To further investigate changes in TCR dynamics upon pMHC binding, we performed anisotropic network model (ANM) dynamics simulations, which report on low-frequency protein motions captured by HDX-MS (reviewed in ref. 28). In ANM simulations, slow motions inaccessible to traditional molecular dynamics simulations are sampled by modeling protein structures as connected nodes whose motions are regulated by empirically-determined force constants. ANM simulations have been used to study the dynamics of complex systems as large as ribosomes, and have been particularly useful in exploring how ligand-induced changes in flexibility can give rise to allosteric effects. Several comparisons have shown good agreement between ANM data and experimental assessments of low-frequency protein motions, including data from hydrogen/deuterium exchange and NMR (28).
ANM simulations of the free and complexed A6 TCR reproduced the general features of the HDX-MS analysis, showing the global dampening of dynamics associated with ligand binding (Fig. 4A). The motions of the binding loops were extensively impacted, as were those of the FG loop and other elements of the constant domains. We next performed a cross-correlation analysis of the data to examine the dynamic coupling between regions of the TCR. In its free state, a high degree of local, fragment-level correlated motion was observed throughout the TCR, including both within and across the Vα, Vβ, Cα, and Cβ domains (Fig. 4B). These correlated local motions were significantly reduced in the ligated state. Rather than correlated motion occurring between individual elements such as the CDR and constant domains loops, in the bound state the domains themselves moved in correlated, en bloc motions (Fig. 4C). This switch from fragment to domain level correlated motion suggests the TCR is mechanically optimized to dynamically respond to pMHC ligation. The interconnected nature of the immunoglobulin fold could underlie this behavior. Inter-domain dynamics and their reduction upon binding could be communicated through the domain linkers, which in other modular proteins have been shown to be key elements in propagating signals from one domain to another (29). Another contributor could be the inherent flexibility in the relative positioning of the TCR variable domains (30), the reduction of which upon binding could impact the motions within and between the constant domains.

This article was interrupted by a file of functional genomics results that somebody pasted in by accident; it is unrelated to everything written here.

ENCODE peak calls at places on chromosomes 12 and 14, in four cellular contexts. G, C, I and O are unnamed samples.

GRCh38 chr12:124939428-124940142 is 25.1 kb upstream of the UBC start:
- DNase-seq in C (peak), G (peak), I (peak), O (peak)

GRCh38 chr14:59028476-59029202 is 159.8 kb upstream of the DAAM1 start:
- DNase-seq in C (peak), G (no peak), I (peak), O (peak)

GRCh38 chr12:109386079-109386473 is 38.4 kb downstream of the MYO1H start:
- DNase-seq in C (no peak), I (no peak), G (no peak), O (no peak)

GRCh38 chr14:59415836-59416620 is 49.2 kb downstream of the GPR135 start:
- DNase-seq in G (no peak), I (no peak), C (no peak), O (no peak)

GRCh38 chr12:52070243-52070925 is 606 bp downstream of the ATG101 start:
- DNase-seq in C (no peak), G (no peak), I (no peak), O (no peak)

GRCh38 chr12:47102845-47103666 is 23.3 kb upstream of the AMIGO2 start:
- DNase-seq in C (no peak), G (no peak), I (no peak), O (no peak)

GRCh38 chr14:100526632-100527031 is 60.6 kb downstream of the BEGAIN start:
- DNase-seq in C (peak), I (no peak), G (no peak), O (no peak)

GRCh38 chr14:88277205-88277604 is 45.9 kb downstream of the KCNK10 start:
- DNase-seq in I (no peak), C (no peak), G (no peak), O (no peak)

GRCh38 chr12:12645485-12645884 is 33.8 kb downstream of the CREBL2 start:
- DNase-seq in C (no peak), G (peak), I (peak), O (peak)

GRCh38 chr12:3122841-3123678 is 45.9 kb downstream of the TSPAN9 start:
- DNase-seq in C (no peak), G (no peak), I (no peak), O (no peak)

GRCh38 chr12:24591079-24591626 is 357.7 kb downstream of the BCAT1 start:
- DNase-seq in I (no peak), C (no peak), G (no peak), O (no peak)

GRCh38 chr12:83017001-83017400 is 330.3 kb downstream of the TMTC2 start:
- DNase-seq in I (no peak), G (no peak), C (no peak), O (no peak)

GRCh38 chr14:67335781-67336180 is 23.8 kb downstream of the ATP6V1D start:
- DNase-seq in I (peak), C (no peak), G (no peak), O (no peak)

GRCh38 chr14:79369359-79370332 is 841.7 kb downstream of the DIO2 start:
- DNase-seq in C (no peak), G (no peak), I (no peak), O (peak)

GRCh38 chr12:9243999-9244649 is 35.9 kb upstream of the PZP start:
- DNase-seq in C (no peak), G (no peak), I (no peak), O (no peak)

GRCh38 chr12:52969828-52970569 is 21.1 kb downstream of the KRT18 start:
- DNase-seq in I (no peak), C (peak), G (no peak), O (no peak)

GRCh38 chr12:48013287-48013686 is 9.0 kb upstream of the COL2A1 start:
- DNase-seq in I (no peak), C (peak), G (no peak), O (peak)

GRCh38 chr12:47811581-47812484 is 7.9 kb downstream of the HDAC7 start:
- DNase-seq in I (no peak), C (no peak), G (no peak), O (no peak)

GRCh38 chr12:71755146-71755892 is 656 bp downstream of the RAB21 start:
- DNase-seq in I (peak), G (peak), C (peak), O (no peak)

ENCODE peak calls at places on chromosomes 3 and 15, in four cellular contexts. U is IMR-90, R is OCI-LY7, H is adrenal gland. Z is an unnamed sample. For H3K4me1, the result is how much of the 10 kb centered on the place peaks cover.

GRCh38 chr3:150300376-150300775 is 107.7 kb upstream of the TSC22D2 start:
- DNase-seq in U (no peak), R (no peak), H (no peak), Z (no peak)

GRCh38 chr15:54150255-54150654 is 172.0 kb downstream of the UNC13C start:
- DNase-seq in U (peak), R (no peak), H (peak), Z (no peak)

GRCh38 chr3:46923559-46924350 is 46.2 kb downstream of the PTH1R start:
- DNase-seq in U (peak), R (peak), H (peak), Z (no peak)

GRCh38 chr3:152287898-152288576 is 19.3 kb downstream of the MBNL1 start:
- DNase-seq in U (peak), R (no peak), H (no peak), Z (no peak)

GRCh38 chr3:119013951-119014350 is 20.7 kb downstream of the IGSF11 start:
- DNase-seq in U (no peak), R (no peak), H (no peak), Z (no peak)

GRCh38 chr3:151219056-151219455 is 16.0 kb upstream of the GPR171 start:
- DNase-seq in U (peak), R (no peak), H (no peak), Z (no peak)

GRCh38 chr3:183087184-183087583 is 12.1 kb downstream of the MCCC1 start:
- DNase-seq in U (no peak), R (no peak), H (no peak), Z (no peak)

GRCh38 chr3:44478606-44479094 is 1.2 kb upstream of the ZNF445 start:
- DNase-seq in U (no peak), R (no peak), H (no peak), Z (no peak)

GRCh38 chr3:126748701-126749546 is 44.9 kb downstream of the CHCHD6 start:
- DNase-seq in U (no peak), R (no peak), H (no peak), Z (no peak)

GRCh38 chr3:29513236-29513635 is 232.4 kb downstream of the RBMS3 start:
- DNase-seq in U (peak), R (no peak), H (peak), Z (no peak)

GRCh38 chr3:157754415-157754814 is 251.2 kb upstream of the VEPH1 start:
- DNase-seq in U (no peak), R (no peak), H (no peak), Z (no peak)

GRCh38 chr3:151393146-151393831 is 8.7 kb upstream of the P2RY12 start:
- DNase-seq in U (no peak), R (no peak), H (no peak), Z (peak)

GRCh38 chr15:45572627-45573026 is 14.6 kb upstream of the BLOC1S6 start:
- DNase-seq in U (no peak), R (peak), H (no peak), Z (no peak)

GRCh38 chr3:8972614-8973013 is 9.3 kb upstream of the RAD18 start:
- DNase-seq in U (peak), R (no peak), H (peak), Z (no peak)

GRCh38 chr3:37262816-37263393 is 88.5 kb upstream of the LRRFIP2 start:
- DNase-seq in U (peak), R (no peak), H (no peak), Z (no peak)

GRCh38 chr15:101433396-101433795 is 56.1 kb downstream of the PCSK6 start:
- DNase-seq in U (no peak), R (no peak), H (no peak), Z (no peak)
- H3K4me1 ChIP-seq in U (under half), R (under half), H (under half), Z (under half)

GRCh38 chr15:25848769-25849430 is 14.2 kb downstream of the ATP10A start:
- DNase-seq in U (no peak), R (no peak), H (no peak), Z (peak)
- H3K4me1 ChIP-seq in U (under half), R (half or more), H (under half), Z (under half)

To determine if TCR ligation alters the dynamics of the MHC, we performed HDX-MS on Tax/HLA-A2. TCR ligation resulted in an overall reduction in deuteration of the HLA-A2 heavy chain, from 27% to 16% (Supplemental Fig. 2). As expected, the α1 and α2 helices had decreased incorporation of deuterons when ligated to the TCR. However, distant regions (including sites which contact the CD8 coreceptor) also had lower levels of deuteration, indicating that, similar to the TCR, the MHC also rigidifies upon binding. β2-microglobulin also rigidified, showing a reduction in deuteration from 24% to 18%. The latter observation confirms that binding-induced changes in flexibility can be communicated across interfaces in non-covalently associated complexes.
In conclusion, we demonstrate that formation of a TCR-pMHC complex results in global TCR rigidification. Via entropic and packing effects, rigidification will promote associations with other neighboring proteins and strengthen the stability of existing complexes. New or strengthened assemblages could impact the density, positions, and accessibility of cytoplasmic domains and their associated kinases, as well as prime a complex to communicate a mechanical stress. Overall, our data raise the possibility that the TCR and its pMHC ligand are components of a dynamically-modulated, allosteric T cell signaling system.
1Supported by grants GM067079, GM084884, and RR025761 from the NIH; the Walther Cancer Research Foundation; and grant PF-11-143-01 from the American Cancer Society.